President Joe Biden on Wednesday signed an executive order that lays the groundwork for Medicaid to help women seeking abortions to travel between states to obtain access to the procedure.
The details are still being worked out, and the administration faces a challenging legal landscape because it's illegal to use federal funding to pay for abortions unless the woman's life is in danger or the pregnancy is the result of rape or incest.
However, White House press secretary Karine Jean-Pierre said the Department of Health and Human Services would invite states where abortion remains legal to apply for permission to use Medicaid funds to "provide reproductive healthcare to women who live in states where abortion is banned."
Crossing state lines to get abortions has become an increasing issue since the Supreme Court overturned Roe vs. Wade and opened the door for new restrictions on abortion at the state level.
The National Abortion Federation said Wednesday that it's seen more women asking for help traveling to get the procedure in the month after the decision. The organization paid for 76 hotel rooms and booked 52 bus or plane trips, up from only a handful in the same time period last year.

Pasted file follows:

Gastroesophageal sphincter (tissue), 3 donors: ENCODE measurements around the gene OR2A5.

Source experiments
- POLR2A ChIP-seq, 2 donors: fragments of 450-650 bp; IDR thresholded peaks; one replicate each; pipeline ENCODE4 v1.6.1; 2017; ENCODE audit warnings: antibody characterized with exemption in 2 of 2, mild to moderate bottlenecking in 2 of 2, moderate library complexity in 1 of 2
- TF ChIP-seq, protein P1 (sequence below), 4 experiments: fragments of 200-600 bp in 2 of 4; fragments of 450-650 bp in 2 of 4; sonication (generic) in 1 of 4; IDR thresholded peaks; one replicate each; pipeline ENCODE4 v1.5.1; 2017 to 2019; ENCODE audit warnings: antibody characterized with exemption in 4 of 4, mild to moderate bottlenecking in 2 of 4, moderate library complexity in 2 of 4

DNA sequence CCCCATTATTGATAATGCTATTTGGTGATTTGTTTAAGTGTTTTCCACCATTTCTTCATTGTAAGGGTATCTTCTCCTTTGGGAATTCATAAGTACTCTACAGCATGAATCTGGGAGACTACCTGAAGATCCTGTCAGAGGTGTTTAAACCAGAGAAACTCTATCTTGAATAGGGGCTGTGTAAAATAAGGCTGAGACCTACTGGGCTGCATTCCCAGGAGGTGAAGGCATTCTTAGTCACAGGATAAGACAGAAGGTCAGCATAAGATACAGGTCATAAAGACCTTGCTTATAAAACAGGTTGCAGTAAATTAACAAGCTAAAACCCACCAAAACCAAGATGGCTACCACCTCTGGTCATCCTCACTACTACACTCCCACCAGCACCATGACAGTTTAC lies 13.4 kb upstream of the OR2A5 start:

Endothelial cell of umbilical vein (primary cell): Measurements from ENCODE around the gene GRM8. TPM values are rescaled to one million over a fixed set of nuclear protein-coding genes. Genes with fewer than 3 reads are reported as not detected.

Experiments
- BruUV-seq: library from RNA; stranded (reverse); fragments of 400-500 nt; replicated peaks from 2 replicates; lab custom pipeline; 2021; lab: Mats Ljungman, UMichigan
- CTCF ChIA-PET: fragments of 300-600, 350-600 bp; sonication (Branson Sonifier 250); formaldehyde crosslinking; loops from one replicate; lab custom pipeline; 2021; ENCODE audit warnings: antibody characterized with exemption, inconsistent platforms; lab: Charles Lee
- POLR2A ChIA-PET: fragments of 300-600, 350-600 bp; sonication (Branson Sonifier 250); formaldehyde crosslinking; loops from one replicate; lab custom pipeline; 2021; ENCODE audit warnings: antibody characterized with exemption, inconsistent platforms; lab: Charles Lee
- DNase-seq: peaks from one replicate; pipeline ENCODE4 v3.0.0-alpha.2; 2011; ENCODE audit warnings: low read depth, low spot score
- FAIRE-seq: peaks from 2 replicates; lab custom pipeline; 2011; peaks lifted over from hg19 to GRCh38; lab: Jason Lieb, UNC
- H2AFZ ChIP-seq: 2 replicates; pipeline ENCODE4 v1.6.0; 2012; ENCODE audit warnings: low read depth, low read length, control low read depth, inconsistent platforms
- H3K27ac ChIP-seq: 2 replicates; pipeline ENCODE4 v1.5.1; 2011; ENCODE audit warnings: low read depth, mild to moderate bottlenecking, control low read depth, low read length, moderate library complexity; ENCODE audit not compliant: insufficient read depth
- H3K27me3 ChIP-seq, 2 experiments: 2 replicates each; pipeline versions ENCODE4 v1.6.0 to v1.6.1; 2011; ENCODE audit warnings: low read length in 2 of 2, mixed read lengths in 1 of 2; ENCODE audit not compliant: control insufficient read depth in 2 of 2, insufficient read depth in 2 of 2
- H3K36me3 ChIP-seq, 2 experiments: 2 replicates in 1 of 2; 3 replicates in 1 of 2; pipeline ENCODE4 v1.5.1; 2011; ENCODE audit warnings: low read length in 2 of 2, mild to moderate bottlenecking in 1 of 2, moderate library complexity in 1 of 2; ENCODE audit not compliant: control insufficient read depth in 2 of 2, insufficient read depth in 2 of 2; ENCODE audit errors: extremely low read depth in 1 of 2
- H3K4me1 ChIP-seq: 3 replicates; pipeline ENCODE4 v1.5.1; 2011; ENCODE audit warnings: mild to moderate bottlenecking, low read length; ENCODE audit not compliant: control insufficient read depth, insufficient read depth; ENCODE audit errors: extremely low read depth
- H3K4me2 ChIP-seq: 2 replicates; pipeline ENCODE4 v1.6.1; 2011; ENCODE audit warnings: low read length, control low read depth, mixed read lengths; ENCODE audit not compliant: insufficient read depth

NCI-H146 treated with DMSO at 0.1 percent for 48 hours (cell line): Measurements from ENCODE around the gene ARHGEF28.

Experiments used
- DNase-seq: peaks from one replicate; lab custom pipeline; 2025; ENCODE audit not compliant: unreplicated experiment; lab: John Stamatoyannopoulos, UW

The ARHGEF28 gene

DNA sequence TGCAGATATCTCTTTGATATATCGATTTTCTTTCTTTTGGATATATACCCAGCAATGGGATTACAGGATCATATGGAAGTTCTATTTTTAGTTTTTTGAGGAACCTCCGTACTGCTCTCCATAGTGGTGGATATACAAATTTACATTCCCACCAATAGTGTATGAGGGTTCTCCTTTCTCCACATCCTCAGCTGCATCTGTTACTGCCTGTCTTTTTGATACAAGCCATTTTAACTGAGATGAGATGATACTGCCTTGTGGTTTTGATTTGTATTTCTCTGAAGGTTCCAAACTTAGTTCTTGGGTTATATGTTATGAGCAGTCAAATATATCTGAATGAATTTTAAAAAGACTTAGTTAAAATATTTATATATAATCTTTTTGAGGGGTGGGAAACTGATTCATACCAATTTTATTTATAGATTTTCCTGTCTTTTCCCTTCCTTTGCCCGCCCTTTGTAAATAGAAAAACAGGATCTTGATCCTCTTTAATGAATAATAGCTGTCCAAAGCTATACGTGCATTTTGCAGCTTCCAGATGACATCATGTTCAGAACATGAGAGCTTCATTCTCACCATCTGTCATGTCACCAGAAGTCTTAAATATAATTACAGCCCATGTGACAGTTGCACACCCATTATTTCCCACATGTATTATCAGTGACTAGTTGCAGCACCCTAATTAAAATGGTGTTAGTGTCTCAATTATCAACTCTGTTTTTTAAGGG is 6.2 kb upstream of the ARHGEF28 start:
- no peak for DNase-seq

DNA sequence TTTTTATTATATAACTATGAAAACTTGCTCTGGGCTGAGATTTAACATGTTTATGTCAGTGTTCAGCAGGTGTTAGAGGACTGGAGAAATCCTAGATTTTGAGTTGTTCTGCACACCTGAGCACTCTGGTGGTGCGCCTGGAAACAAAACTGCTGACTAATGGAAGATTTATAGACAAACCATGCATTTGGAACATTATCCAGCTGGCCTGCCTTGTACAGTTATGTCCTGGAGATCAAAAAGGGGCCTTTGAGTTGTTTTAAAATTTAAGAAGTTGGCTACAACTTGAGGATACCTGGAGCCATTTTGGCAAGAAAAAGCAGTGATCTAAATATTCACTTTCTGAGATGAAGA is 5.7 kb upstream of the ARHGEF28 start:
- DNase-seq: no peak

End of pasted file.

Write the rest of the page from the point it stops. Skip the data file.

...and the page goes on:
Biden's order also calls on healthcare providers to comply with federal nondiscrimination laws and streamline the collection of key data and information on maternal health at the National Institutes of Health and the Centers for Disease Control and Prevention.
Biden described the court's decision on abortion as a "healthcare crisis," and he said he wants to make sure "every part of the federal government does its part at this critical moment where women's health and lives are on line."
The order came one day after Kansas voters protected the right to abortion in the conservative state, an outcome that Biden celebrated.
Biden signed the order from the White House residence, where he continues to isolate with a rebound case of COVID-19. He participated virtually in a meeting led by Vice President Kamala Harris.
"I wish I was with you in person, quite frankly," Biden said. "But I'm getting there."
The new order nonetheless falls short of what many Democratic lawmakers and abortion advocacy groups have demanded of the Biden administration. One chief ask has been for Biden to declare a public health emergency on abortion, which White House officials have said would do little to free up federal resources or activate new legal authorities.
Wednesday's order is the latest in a series of executive actions from the Biden administration since the constitutional right to an abortion was eliminated in the Supreme Court's ruling on Dobbs v. Jackson Women's Health Organization in June.
Separately, on Tuesday, the Justice Department sued Idaho over its statute that criminalizes abortions, with Attorney General Merrick Garland arguing that it violates federal law.
Near the end of Biden's remarks, he once again called on Congress to codify Roe v. Wade into law.
"If Congress fails to act, the people of this country need to elect senators and representatives who will restore Roe and protect the right to privacy, freedom and equality."